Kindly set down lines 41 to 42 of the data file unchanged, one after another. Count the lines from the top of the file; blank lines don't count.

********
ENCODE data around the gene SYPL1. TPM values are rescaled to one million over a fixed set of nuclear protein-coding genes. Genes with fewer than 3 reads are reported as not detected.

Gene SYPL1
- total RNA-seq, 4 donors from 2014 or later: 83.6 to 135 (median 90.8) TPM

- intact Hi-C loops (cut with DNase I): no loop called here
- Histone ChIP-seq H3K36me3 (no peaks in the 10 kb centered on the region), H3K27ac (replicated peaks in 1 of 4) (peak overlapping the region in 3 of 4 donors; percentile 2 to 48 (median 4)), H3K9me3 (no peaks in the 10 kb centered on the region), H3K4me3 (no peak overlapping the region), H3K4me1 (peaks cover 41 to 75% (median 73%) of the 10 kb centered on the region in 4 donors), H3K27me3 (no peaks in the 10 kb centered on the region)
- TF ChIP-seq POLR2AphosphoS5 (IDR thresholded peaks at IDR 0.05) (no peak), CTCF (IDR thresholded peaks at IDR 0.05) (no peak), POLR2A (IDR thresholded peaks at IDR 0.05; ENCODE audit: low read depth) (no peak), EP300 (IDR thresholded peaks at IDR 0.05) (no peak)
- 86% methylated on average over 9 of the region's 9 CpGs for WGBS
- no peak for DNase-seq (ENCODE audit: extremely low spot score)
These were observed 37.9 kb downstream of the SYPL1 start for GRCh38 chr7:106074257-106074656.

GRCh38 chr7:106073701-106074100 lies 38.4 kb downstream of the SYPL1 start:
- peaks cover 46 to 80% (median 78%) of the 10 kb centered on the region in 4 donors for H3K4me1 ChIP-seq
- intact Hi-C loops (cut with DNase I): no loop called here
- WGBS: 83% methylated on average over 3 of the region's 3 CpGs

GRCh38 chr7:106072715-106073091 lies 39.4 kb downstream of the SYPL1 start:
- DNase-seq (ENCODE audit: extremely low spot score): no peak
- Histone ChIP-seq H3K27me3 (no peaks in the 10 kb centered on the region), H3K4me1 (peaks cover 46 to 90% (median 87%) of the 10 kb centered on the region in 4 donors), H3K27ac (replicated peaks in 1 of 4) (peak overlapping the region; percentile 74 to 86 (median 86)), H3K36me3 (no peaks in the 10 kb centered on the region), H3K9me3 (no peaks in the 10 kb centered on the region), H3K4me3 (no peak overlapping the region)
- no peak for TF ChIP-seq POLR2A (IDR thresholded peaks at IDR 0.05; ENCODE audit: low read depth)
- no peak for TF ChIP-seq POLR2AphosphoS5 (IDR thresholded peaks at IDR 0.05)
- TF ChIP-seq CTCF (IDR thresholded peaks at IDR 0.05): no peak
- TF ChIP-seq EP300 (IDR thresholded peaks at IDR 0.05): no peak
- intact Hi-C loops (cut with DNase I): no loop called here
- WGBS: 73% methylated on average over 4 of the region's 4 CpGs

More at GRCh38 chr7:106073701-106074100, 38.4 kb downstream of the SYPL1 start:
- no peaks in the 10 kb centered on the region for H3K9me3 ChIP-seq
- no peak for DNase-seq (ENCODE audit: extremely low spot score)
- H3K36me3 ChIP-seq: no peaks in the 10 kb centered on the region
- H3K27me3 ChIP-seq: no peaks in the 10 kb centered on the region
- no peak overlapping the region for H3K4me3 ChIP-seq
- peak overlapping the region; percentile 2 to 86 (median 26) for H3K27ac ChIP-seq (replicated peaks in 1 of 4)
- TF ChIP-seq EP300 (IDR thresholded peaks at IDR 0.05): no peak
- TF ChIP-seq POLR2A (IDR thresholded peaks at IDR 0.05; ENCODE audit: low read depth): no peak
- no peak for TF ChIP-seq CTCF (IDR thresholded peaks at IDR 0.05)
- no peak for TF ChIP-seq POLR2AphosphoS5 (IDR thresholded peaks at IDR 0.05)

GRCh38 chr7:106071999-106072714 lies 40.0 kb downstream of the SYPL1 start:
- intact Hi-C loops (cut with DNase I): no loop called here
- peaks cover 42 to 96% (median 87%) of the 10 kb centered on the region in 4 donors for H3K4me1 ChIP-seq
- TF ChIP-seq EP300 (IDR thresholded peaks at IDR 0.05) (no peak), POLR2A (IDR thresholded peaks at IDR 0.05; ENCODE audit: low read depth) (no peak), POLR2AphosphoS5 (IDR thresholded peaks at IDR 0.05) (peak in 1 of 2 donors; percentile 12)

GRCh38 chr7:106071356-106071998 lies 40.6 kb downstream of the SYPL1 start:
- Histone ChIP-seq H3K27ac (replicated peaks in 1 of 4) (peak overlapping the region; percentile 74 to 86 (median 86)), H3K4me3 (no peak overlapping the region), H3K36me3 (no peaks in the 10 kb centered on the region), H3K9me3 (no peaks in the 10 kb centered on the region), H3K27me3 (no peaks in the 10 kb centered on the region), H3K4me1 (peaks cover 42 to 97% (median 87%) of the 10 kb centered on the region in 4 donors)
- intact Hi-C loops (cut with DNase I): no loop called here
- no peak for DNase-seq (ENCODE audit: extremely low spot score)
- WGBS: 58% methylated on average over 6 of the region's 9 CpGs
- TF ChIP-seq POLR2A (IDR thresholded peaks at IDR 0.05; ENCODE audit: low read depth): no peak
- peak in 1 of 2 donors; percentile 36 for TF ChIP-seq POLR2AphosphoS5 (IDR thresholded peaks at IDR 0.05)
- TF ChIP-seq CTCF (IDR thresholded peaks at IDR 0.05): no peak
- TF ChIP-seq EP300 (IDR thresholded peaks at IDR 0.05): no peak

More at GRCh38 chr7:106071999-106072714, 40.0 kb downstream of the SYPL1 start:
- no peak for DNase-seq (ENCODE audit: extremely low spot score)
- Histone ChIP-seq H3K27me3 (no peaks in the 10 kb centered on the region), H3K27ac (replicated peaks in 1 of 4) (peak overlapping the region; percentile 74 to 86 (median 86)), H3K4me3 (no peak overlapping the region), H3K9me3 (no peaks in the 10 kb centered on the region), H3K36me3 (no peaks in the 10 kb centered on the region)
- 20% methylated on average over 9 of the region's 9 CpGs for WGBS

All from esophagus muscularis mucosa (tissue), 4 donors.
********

- no peak for DNase-seq (ENCODE audit: extremely low spot score)
- WGBS: 58% methylated on average over 6 of the region's 9 CpGs